Global gross domestic product growth is recovering, but could slip a little this year before returning to a higher growth rate.
That's the expectation of Chemical Market Associates Inc.'s chief economist, Tim Hopper.
We're back on track globally, said Hopper, who joined CMAI last year. The economy on the whole is in expansion mode.
But in the short-term, world GDP growth should slow to 3.6 percent in 2011 after checking in at 3.9 percent for 2010. The rate then should climb to 4 percent in 2012, before averaging between 3.8 and 4.2 percent from 2013-16.
That pattern is partly the result of a 2010 year when faster-growing economies such as China had to tap on the brakes to slow growth, while developing economies in the United States and Europe needed even more financial stimulus, Hopper said March 23 at CMAI's World Petrochemical Conference in Houston.
Global GDP is now expanding, but it lost 2 percent in the recession [of 2008-09], he said. Some people feel the recovery is still fragile and could go into new recession. The gap between past and present performance is still wide.
Growing economies are expected to play a large role in the years ahead. China, the Middle East and Asia are expected to account for almost 60 percent of future growth. Government debt is the big reason for slower growth in developed economies like the U.S., Canada, the eurozone and Japan, according to Hopper.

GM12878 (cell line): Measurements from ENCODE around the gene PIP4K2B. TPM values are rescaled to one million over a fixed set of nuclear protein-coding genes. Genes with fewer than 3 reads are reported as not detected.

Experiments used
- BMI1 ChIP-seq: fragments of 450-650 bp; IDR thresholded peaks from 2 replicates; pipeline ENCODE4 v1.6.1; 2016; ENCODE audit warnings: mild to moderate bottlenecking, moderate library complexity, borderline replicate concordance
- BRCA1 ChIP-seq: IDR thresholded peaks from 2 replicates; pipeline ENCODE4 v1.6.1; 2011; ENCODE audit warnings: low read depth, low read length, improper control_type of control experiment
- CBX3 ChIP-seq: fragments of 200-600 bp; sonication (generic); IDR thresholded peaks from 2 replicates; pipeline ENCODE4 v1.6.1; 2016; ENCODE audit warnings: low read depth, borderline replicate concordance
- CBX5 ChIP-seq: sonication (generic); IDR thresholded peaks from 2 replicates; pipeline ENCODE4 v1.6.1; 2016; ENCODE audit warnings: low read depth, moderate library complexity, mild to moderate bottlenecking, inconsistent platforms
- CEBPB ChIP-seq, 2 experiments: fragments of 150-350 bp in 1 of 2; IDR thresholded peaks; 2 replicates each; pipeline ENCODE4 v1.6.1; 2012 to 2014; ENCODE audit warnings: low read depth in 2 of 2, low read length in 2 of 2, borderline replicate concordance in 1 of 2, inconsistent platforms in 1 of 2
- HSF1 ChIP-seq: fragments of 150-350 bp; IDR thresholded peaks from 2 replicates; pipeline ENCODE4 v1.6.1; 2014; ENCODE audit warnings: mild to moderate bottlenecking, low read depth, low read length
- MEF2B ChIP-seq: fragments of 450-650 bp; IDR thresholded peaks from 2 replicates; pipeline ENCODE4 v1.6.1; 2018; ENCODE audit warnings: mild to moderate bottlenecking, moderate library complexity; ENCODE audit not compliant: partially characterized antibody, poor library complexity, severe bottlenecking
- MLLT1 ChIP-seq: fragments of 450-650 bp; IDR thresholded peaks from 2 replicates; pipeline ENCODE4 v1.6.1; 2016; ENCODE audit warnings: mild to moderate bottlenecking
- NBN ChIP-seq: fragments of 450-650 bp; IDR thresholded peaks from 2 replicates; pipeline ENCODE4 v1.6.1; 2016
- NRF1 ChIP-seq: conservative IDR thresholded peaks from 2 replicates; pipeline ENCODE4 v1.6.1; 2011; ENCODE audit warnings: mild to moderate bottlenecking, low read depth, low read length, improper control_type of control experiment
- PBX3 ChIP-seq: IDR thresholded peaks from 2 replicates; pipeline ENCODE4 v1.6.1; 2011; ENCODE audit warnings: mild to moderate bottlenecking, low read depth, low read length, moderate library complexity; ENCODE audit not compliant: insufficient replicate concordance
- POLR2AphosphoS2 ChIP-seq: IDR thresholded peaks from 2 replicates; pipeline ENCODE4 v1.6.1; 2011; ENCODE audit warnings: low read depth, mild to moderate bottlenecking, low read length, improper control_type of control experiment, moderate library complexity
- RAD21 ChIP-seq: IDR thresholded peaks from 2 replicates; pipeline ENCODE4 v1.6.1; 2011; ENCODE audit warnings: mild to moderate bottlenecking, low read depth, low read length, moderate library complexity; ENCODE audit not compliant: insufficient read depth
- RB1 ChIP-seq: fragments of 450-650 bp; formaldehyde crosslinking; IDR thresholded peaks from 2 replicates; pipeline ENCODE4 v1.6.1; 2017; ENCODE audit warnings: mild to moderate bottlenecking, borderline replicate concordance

And although 2011 should see more growth potential in the industrialized world, including renewed investment in capital equipment, it's expected to take several more years for U.S. manufacturing to reach pre-recession levels, he said.
Hopper also addressed a pair of very recent events in the Middle East turmoil and Japan's tsunami and earthquake. In one scenario, if oil prices climb by 40 percent because of Middle Eastern political strife and stay there for a lengthy period of time global GDP growth could shrink to less than 3 percent.
In Japan, which accounts for 7 percent of global GDP, the recent disasters have had a terrible human toll, but they aren't expected to have a long-term impact on the nation's economy. After a second-quarter contraction, Hopper said Japan is expected to have four to six consecutive quarters of economic growth.